Sahagún, Fray Bernadino de, Historia general de las cosas de Nueva España, Prologue by Angel María Garibay, 6th edition, Editorial Porrúa, 1985, Mexico City, Mexico

Codices: Codex Borgia, Florentine Codex, Codex Ixtlilxóchitl, Codex Mendoza, Codex Tudela.

Sources of images-

All enlargeable images scanned from our copies of the Codex Mendoza (original in the Bodleian Library, Oxford) (James Cooper Clark 1938 facsimile edition, London), Codex Ixtlilxóchitl (ADEVA 1976 facsimile edition, Graz) and Codex Tudela (Colección Thesaurus Americae 2002 facsimile edition, Madrid)

This article was uploaded to the Mexicolore website on Oct 18th 2007

emoticon EVER HAD A BAD HAIR DAY? Surely it wasn’t as terrible as what this youth (Pic 11) had to face...!
‘He with the occipital tuft of hair can speak! Canst thou talk? Be thou already concerned over how thy tuft of hair will fall off, thou with the little tuft of hair. It is an evil smelling tuft of hair, it is a stinking tuft of hair. Art thou not just a woman like me?’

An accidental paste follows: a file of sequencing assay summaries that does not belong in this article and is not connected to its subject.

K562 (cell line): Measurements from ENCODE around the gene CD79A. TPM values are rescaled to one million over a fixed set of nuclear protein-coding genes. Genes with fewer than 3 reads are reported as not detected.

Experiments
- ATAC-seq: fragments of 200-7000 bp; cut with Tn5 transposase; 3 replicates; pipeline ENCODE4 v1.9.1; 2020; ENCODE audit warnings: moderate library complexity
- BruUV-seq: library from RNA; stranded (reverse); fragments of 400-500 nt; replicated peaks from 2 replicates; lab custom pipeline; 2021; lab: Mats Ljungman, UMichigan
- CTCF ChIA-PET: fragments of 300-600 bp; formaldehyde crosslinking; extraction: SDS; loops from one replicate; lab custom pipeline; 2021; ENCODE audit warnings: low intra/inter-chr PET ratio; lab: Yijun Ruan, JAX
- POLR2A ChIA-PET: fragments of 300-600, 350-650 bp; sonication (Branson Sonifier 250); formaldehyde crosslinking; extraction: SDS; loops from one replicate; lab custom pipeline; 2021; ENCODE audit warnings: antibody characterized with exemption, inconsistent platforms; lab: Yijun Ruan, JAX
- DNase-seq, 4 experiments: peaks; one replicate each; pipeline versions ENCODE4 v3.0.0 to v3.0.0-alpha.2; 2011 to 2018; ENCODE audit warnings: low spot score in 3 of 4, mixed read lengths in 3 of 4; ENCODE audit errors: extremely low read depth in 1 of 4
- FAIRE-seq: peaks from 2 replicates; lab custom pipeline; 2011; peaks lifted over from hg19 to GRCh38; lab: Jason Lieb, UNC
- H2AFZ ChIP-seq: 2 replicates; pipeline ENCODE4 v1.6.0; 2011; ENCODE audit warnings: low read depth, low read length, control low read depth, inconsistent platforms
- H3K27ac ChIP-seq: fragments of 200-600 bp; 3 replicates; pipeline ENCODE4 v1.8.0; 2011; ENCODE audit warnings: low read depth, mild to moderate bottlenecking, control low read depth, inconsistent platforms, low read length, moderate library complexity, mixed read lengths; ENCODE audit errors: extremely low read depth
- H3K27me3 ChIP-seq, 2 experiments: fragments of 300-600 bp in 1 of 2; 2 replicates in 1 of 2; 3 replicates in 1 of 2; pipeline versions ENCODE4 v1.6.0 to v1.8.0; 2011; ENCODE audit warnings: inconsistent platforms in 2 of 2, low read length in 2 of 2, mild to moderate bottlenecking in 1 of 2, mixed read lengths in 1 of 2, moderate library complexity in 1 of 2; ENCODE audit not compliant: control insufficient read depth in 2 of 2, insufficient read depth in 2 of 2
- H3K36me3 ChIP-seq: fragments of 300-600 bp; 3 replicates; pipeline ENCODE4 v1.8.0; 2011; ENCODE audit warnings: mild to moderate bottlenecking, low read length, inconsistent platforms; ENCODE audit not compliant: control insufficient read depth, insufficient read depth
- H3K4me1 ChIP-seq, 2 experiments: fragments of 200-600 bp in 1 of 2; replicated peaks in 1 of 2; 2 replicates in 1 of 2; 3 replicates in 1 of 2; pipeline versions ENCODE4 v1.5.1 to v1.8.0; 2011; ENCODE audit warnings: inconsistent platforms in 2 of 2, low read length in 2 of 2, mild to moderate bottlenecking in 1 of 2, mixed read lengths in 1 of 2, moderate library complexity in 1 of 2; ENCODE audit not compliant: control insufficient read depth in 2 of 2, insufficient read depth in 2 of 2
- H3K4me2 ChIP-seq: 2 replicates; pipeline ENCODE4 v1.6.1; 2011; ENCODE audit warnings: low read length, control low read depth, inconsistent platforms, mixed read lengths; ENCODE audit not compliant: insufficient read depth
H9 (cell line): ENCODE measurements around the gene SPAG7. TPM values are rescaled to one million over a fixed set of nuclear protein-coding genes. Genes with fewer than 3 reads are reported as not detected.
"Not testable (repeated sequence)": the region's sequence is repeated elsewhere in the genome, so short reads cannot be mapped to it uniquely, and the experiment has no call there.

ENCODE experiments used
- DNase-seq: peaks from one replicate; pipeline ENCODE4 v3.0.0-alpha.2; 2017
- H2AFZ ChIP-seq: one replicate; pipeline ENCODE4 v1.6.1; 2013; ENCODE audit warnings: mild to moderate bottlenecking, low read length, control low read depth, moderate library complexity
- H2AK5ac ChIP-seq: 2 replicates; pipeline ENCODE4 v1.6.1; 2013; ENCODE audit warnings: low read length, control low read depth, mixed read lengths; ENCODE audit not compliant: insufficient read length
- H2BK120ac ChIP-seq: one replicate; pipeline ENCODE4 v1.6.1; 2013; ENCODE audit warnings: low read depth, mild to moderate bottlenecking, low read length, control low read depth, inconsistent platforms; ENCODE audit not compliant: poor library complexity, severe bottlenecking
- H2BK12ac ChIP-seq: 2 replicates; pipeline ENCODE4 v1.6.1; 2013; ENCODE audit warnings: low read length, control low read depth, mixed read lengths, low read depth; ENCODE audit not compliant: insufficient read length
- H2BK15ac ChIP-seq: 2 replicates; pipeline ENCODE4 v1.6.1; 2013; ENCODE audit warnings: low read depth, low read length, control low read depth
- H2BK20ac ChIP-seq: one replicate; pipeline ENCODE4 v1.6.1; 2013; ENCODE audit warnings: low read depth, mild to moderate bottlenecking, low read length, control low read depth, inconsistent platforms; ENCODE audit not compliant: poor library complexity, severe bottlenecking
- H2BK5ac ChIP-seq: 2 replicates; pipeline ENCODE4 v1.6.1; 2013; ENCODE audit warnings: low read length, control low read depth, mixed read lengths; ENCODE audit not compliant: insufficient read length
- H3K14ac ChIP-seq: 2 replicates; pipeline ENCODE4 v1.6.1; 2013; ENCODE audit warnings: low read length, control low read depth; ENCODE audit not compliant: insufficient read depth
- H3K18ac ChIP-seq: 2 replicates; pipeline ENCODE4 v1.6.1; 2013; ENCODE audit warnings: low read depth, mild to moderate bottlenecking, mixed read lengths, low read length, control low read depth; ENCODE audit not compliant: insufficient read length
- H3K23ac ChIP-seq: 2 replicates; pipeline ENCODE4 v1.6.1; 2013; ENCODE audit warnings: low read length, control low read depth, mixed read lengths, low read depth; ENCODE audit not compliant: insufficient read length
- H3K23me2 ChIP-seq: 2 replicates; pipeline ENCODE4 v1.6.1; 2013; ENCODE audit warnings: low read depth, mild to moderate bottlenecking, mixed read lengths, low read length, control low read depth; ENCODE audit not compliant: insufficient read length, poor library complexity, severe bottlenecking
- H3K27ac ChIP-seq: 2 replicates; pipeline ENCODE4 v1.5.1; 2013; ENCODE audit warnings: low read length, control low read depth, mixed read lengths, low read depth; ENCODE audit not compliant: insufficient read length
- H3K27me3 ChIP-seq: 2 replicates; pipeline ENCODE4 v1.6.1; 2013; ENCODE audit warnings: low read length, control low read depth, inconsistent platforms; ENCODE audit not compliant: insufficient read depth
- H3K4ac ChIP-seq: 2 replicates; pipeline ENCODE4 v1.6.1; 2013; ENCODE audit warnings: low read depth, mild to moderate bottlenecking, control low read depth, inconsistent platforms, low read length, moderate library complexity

’Anoint thy stomach with mud; scratch thy stomach, twist one leg about the other...; fall stinking on the ground. There is a stone, a hard stone; strike thy face with the stone, strike thy face with it, make the blood spurt forth. Scratch thy nose with the stone, or bore a hole with a fire drill into the windpipe; though you will spit (through) there.’
(Nowadays, of course, we would just say ‘____ off!’)

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Here's what others have said:

Mexicolore replies: Sorry, being almost bald I’m not a hair expert...!
Mexicolore replies: Fringes probably yes (see the black section above (near top, under ‘Men’...); cuffs of fur, well not as a luxury item as some women wear today, but decorative bands and ribbons in the hair, yes.
Mexicolore replies: Excellent question, Matt! We’re not sure, and we’re asking Chloe Sayer, expert on Mexica(n) clothing styles, to comment... See the result (2010) in our ‘Ask Us’ section.